NZ and the international rule of law: The Media: Part II.


Blog No.145.

Introduction. Currently, NZ society and all other societies are sailing full speed ahead into a cliff-face. An abrupt change of course is urgently needed. As the ship changes course a new horizon will come into view – but in the meantime, we are enjoying the cruise and we haven’t hit the rocks yet. Ultimately we know that delay will prove fatal, but no one knows for certain how long that delay can be before it is too late. Resistance to change is built into our psyches and delay until the last possible minute is sought – though no one can be certain that that minute will not be one too late. The officers on the bridge bear a heavy responsibility.

As laid out two weeks ago in Blog No 144, this blog will deal with the initial phase of a more comprehensive proposal to address the three major threats to New Zealand’s society (and to those of all other nations.) These are the current inadequacy and prevalent flouting of the international rule of law, large-scale nuclear warfare and the approaching climate change. Nuclear warfare, or unmitigated climate change will render the Earth uninhabitable. The rule of law is essential, if the nations are to have any hope of collectively addressing the twin threats.

For New Zealand, or for any other nation which is serious about tackling the problem, the first task is to educate the public. They have to be persuaded of the twin dangers the nation faces and convinced of the need to accept sacrifice and change when confronting the danger.

To that end, my previous blog suggested that the NZ government needs to actively intervene in the media market. It needs to wrest back control from the mainly overseas corporations and government agencies that currently own and control it and, which have little, or no, interest in the welfare of NZ society. Indeed, the media menu currently on offer to the NZ public, is primarily concerned with little, other than reinforcing the consumerism that is driving rapid climate change. At the same time, it offers a distorted world view that furthers the New Zealand public’s complacent and passive acceptance of illegal coups d’etat, military interventions and a government unwilling to stand up in international fora and protest our ‘natural allies” regular breaches and undermining of the international rule of law on which the nation’s security is ultimately dependent.

The USA’s ‘free’ media.

Information delivery. No democratic society can function efficiently without an effective information delivery system. Rather than endlessly repeat myself, I would draw attention to two of my previous blogs: “Decline of the fourth estate and investigative journalism Parts I & II.”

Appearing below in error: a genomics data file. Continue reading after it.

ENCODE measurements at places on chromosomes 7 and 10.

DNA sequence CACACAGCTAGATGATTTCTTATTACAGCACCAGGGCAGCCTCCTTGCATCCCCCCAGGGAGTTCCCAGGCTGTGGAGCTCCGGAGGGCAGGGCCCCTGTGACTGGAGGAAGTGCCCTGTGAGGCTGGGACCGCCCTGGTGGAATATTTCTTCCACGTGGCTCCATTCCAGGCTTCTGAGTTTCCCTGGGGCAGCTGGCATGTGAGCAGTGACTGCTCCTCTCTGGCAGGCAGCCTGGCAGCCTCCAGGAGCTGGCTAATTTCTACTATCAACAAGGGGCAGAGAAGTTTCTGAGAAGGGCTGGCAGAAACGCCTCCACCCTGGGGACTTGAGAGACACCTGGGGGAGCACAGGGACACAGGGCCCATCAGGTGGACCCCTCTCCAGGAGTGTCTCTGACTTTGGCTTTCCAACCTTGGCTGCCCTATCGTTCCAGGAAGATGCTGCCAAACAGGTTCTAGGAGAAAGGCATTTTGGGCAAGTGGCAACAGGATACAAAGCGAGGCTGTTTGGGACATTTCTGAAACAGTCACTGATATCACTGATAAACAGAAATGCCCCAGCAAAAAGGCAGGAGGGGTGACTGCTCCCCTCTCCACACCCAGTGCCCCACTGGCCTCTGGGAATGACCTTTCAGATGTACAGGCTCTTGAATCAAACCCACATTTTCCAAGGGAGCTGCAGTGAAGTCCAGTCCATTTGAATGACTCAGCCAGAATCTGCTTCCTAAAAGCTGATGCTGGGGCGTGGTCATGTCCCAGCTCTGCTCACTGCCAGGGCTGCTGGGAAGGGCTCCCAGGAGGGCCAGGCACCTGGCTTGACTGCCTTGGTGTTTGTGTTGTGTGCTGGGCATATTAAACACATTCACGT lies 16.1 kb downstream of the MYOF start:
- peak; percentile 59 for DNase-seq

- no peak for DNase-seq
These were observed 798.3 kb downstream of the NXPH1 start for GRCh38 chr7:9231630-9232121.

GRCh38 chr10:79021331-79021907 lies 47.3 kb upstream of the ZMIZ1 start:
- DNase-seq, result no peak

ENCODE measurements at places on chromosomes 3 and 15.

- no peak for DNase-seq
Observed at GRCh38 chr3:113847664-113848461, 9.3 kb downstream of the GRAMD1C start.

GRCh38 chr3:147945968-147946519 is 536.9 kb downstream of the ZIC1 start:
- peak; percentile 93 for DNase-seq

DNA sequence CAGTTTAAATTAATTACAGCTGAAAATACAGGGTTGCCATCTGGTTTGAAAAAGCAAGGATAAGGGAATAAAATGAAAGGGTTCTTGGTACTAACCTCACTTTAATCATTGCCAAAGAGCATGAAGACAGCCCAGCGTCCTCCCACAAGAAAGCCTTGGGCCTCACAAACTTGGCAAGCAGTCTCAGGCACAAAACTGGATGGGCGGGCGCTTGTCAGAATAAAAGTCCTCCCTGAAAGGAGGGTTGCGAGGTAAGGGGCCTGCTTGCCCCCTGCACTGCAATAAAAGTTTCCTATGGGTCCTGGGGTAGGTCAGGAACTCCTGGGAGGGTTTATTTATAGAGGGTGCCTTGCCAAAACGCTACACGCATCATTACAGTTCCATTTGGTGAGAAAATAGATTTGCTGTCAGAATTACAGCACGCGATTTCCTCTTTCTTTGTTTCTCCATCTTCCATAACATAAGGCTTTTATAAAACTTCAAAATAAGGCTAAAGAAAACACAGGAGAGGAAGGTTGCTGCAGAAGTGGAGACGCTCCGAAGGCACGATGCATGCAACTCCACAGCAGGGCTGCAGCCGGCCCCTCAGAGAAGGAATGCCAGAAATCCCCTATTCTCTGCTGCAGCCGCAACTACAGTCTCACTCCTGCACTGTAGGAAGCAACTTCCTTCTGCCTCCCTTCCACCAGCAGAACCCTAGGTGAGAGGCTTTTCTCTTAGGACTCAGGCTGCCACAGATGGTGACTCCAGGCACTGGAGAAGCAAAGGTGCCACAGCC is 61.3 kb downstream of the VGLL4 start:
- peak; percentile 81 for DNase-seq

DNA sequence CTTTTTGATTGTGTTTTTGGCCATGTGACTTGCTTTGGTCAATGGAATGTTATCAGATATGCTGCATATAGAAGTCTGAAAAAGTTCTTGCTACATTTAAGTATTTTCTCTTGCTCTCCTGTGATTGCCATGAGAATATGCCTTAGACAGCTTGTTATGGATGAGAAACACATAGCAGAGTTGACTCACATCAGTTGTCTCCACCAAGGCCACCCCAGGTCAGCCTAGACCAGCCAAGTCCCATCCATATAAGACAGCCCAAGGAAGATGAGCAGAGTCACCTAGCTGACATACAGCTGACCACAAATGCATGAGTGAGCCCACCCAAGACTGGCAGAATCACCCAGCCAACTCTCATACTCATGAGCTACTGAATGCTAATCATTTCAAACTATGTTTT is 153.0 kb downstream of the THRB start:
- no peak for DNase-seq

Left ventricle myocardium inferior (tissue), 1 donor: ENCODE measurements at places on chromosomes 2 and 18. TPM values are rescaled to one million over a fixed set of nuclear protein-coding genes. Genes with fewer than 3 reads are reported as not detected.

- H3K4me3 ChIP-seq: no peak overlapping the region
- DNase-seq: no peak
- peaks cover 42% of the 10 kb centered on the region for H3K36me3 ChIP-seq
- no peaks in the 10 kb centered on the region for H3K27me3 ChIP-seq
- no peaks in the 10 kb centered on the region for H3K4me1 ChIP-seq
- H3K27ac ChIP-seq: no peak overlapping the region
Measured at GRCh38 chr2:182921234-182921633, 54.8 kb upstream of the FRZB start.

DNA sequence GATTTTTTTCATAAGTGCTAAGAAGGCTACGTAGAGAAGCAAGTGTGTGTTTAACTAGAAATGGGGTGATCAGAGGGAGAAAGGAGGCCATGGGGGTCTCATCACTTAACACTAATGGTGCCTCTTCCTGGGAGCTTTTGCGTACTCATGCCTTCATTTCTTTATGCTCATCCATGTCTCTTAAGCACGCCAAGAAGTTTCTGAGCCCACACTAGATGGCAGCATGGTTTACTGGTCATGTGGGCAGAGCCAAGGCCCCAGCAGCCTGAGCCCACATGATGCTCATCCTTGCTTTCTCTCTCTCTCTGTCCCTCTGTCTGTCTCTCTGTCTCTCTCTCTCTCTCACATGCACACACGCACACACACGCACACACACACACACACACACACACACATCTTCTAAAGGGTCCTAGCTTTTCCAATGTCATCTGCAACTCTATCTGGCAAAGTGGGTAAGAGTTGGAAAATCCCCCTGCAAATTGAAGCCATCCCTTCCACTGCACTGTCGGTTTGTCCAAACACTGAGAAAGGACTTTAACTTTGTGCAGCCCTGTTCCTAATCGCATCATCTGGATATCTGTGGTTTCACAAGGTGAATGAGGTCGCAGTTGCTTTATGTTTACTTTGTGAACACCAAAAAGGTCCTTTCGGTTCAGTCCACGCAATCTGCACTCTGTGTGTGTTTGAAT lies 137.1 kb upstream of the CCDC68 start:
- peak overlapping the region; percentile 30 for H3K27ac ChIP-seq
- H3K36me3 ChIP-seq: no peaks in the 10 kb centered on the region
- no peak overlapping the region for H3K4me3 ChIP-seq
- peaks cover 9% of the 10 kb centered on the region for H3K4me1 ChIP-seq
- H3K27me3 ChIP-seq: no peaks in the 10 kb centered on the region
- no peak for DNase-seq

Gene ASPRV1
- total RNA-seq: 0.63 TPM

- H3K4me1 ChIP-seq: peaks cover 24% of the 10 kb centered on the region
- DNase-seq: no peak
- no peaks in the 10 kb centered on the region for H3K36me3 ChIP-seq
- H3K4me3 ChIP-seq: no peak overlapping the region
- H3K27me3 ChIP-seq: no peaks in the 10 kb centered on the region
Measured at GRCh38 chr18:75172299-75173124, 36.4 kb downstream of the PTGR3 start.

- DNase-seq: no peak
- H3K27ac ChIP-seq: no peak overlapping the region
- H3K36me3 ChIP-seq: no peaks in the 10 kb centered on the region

Blog No 123 deals with the sorry state of the current media offering to the NZ public, with the malfunctioning current media watchdog structure and the way in which social media have denuded real journalism of funding.

Blog No 124 Deals with the role of investigative journalism, the inadequacy and failure of the current system and proposes that an enhanced Ombudsman’s Office be used to remedy the situation. That idea will be expanded on below.

Basic proposal.

1. That the NZ government buys back the mainstream national and local NZ media that have fallen into overseas ownership.

2. That government funding of and assistance to the media should ultimately involve a budget equivalent of today’s expenditure on military defence – if need be, with commensurate reductions in the defence budget.

3. That oversight of the NZ media passes away from the currently media owned and manipulated watchdogs and becomes the responsibility of an Ombudsman’s Office with enhanced powers and budgets to match.

4. With the safeguards and provisions set out below, the Ombudsman’s office, sufficiently fire-walled against government intervention, takes control of the newly acquired media outlets and responsibility for dissemination of information to the public.

Ownership and control of the media.

The accepted key function of the media in a democracy is to produce an informed public capable of forming intelligent opinions. In fact, it has an even more important function: to ensure that the political leaders drawn from that public are equally well informed and capable of forming sensible policies. It stands to reason therefore that political leaders should not control the content of the media lest idiocy, based on their ignorance, propagates further ignorance and idiocy.